President Barack Obama on Monday ended an eight-year ban on new embryonic stem cell research, dismantling a signature policy of the Bush administration that he said was driven by ideology and not science.
Obama signed an executive order restoring funding for research on all lines of available stem cells, saying the work holds the promise to understand and “possibly cure” some of the world’s most devastating illnesses.
“But that potential will not reveal itself on its own. Medical miracles do not happen simply by accident,” Obama said at the White House, where he was joined by several scientists and people in wheelchairs.
While acknowledging the issue of stem cell research remains highly contentious in the United States — with particularly fierce opposition from Christian conservatives — Obama said the government’s earlier limits on research had forced America into making “a false choice between sound science and moral values.”
The executive order reverses a decision made by President George W. Bush that restricted federal research funding to only stem cell lines that existed before Aug. 9, 2001.
At the time, Bush characterized the decision as a pro-life policy because it blocked the use of taxpayer money for the destruction of embryos — mostly those unused by fertility clinics — for research.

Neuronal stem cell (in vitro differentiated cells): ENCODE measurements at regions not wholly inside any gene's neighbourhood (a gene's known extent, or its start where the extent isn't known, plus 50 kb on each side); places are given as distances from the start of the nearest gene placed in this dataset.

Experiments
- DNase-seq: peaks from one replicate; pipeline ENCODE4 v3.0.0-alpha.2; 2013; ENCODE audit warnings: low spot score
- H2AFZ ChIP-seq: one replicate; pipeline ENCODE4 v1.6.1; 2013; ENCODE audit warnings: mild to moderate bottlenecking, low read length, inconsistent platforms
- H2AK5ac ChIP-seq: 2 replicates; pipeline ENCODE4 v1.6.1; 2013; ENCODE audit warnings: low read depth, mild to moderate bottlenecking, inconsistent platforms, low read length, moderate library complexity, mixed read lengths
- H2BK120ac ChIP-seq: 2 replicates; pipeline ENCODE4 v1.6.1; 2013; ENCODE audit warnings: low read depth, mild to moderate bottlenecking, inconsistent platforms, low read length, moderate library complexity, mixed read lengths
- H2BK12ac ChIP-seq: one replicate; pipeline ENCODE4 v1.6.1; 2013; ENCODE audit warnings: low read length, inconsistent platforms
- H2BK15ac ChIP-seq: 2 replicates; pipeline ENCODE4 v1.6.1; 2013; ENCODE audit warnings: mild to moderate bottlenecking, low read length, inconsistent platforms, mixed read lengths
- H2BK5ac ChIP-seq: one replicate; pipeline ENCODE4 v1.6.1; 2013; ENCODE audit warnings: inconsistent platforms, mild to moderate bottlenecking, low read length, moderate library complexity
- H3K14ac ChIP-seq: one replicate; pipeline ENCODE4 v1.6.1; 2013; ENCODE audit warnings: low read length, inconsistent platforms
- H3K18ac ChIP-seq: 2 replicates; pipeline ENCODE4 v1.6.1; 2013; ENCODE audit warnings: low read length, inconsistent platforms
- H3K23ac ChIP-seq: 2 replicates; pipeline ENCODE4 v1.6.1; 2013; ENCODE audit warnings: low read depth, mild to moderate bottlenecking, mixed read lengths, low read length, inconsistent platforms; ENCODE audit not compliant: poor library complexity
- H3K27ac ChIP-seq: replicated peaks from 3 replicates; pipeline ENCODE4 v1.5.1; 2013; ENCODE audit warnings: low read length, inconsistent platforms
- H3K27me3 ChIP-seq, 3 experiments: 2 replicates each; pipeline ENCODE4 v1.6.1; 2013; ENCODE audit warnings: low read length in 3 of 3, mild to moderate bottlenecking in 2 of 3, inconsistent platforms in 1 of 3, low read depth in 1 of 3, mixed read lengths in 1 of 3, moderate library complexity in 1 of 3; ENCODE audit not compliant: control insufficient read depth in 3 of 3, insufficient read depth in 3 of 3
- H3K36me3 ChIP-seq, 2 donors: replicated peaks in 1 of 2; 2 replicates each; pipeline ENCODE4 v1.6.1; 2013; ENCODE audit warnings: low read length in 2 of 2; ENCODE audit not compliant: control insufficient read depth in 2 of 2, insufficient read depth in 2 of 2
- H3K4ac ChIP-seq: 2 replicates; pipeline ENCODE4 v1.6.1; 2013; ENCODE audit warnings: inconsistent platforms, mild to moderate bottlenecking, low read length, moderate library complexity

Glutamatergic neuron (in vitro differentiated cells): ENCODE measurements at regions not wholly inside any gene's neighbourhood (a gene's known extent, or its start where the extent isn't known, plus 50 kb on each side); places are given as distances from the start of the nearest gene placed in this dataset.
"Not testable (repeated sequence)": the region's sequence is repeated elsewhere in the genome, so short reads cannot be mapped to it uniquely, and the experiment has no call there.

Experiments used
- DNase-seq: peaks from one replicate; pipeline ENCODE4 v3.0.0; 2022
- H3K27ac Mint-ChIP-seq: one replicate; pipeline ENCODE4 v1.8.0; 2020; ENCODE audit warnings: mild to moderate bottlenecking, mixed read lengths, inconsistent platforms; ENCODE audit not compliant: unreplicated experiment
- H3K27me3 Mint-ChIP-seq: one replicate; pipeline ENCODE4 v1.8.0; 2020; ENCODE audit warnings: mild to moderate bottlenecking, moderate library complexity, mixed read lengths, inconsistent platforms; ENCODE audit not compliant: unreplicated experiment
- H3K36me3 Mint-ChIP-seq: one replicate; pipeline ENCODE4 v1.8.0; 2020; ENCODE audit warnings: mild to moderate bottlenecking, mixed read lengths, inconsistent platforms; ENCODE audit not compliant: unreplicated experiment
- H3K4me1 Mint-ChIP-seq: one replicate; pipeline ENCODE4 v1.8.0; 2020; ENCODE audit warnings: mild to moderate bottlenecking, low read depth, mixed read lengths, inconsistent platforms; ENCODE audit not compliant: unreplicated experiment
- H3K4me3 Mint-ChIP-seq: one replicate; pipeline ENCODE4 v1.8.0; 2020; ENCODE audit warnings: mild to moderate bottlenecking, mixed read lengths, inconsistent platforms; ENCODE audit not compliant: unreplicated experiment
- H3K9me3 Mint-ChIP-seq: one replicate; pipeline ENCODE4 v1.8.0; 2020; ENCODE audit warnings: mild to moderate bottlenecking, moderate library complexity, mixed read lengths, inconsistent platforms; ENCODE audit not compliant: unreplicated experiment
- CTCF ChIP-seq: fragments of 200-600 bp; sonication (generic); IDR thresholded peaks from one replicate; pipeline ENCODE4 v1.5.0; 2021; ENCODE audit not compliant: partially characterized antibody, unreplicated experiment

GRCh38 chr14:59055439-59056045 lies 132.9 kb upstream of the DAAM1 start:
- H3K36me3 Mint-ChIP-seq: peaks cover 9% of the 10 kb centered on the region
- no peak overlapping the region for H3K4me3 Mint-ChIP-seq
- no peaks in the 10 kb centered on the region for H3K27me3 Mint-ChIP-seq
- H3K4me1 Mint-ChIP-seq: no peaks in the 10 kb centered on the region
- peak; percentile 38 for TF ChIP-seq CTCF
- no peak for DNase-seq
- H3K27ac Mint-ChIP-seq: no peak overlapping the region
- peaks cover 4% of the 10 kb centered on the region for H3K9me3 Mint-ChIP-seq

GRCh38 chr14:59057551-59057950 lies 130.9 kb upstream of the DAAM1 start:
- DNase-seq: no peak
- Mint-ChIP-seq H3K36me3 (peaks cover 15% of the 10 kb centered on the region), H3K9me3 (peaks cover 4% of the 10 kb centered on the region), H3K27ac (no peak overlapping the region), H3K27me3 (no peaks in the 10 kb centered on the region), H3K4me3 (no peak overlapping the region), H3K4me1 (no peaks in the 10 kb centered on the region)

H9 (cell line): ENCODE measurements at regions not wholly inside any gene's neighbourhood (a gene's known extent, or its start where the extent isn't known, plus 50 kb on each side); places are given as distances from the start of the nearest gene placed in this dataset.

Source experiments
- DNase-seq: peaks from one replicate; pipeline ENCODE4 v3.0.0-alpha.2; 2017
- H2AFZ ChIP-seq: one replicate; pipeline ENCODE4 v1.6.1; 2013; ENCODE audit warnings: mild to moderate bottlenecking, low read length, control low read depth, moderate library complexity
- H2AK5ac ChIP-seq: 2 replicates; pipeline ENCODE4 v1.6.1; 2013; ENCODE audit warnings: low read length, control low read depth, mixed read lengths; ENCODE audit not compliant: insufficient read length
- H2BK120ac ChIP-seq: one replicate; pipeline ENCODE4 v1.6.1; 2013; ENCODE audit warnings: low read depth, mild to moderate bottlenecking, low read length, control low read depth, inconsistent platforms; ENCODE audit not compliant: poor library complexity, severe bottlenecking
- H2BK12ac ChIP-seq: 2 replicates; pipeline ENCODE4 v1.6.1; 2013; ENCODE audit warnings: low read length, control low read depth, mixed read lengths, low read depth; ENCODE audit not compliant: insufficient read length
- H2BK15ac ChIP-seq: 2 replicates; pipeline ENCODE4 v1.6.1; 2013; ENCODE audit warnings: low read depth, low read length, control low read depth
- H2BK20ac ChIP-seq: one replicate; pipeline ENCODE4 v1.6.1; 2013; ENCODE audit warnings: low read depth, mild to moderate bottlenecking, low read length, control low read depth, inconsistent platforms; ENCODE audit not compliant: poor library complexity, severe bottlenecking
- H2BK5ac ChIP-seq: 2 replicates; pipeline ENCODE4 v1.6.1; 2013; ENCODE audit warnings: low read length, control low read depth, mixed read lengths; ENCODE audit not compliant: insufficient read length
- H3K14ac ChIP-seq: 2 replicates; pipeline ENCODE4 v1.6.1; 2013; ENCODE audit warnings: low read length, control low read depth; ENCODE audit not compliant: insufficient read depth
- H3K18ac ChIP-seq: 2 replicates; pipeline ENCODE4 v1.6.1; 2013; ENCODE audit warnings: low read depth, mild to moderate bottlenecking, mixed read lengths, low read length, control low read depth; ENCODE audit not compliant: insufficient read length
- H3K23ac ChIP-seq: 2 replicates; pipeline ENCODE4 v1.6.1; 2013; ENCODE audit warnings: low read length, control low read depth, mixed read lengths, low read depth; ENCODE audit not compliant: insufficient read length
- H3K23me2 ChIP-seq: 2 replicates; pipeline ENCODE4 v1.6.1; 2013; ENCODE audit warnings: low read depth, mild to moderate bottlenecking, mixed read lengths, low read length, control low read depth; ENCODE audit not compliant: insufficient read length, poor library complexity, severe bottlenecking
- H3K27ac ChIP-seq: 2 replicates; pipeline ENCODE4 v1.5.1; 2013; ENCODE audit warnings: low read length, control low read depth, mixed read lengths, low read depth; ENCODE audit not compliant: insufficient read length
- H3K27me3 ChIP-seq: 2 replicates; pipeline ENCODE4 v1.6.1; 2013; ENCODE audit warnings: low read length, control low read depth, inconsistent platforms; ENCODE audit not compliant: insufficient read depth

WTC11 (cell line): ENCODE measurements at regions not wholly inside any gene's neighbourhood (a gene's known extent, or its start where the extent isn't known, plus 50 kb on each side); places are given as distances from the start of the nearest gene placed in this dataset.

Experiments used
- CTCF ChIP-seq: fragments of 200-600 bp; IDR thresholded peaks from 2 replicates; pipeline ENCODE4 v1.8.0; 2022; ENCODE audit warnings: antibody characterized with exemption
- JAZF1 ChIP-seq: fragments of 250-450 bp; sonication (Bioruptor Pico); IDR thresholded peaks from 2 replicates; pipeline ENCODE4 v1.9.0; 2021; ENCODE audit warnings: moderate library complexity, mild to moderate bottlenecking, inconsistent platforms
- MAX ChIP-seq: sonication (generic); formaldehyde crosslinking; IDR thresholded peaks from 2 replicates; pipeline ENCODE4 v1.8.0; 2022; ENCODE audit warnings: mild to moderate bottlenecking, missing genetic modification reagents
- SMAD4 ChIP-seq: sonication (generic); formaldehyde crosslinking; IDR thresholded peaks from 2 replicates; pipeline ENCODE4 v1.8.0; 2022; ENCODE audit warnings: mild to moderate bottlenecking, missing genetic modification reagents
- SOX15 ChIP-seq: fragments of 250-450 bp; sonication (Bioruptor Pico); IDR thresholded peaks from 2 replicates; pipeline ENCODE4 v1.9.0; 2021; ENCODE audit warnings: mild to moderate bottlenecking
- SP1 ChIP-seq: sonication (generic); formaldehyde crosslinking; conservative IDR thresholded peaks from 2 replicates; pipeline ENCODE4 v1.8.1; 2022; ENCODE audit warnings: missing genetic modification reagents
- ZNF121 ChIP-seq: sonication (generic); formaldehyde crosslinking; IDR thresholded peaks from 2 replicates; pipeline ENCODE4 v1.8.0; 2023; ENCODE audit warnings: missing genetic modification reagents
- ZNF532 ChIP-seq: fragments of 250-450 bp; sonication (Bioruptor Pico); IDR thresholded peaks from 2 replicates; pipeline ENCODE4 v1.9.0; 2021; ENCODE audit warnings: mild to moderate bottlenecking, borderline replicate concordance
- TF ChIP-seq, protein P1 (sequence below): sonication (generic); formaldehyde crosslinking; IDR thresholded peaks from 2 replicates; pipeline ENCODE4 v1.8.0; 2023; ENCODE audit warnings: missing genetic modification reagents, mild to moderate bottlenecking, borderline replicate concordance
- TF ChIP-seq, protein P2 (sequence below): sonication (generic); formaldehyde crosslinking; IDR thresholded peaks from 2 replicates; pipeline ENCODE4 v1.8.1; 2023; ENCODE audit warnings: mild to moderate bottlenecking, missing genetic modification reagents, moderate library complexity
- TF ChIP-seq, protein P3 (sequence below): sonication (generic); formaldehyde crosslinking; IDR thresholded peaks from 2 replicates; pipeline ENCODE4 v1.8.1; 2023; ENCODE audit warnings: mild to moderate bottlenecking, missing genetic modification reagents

“The administration’s policy change does not answer the central question: do human embryos, which are clearly alive, constitute a life or mere property?” asked Senator Sam Brownback, a Kansas Republican who has led opposition in Congress to stem cell research.
“If an embryo is a life, and I believe strongly that it is life, then no government has the right to sanction their destruction for research purposes. If embryos are property, then they may be disposed of as their owner chooses,” Brownback said. “I choose life and oppose the administration’s action.”
Obama’s move opens the door for researchers to access up to $10 billion U.S. that was included in the recent economic stimulus package for biomedical research.